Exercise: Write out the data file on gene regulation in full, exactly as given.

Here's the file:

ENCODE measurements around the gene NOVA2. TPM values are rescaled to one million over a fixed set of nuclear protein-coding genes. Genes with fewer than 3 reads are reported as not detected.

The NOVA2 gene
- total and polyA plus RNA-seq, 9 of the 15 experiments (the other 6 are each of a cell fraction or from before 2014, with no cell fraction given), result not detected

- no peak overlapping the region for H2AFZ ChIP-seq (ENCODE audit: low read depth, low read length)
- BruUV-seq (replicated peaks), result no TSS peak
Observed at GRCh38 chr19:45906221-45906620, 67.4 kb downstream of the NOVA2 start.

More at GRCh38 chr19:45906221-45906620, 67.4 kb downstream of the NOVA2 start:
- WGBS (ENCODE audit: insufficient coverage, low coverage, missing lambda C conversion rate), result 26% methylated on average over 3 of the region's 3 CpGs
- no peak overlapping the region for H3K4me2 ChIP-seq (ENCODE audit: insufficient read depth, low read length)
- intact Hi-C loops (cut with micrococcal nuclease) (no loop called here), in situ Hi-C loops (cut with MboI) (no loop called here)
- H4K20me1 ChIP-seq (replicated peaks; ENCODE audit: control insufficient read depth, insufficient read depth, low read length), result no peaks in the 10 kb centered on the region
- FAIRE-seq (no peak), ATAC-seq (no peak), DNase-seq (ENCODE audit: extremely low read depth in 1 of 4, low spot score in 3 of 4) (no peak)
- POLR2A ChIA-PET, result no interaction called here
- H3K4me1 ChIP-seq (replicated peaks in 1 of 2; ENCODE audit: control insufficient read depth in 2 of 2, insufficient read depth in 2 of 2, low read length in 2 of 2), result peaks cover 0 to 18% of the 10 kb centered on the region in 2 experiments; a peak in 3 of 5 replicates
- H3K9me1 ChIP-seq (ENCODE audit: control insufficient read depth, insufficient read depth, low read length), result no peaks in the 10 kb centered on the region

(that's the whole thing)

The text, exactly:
ENCODE measurements around the gene NOVA2. TPM values are rescaled to one million over a fixed set of nuclear protein-coding genes. Genes with fewer than 3 reads are reported as not detected.

The NOVA2 gene
- total and polyA plus RNA-seq, 9 of the 15 experiments (the other 6 are each of a cell fraction or from before 2014, with no cell fraction given), result not detected

- no peak overlapping the region for H2AFZ ChIP-seq (ENCODE audit: low read depth, low read length)
- BruUV-seq (replicated peaks), result no TSS peak
Observed at GRCh38 chr19:45906221-45906620, 67.4 kb downstream of the NOVA2 start.

More at GRCh38 chr19:45906221-45906620, 67.4 kb downstream of the NOVA2 start:
- WGBS (ENCODE audit: insufficient coverage, low coverage, missing lambda C conversion rate), result 26% methylated on average over 3 of the region's 3 CpGs
- no peak overlapping the region for H3K4me2 ChIP-seq (ENCODE audit: insufficient read depth, low read length)
- intact Hi-C loops (cut with micrococcal nuclease) (no loop called here), in situ Hi-C loops (cut with MboI) (no loop called here)
- H4K20me1 ChIP-seq (replicated peaks; ENCODE audit: control insufficient read depth, insufficient read depth, low read length), result no peaks in the 10 kb centered on the region
- FAIRE-seq (no peak), ATAC-seq (no peak), DNase-seq (ENCODE audit: extremely low read depth in 1 of 4, low spot score in 3 of 4) (no peak)
- POLR2A ChIA-PET, result no interaction called here
- H3K4me1 ChIP-seq (replicated peaks in 1 of 2; ENCODE audit: control insufficient read depth in 2 of 2, insufficient read depth in 2 of 2, low read length in 2 of 2), result peaks cover 0 to 18% of the 10 kb centered on the region in 2 experiments; a peak in 3 of 5 replicates
- H3K9me1 ChIP-seq (ENCODE audit: control insufficient read depth, insufficient read depth, low read length), result no peaks in the 10 kb centered on the region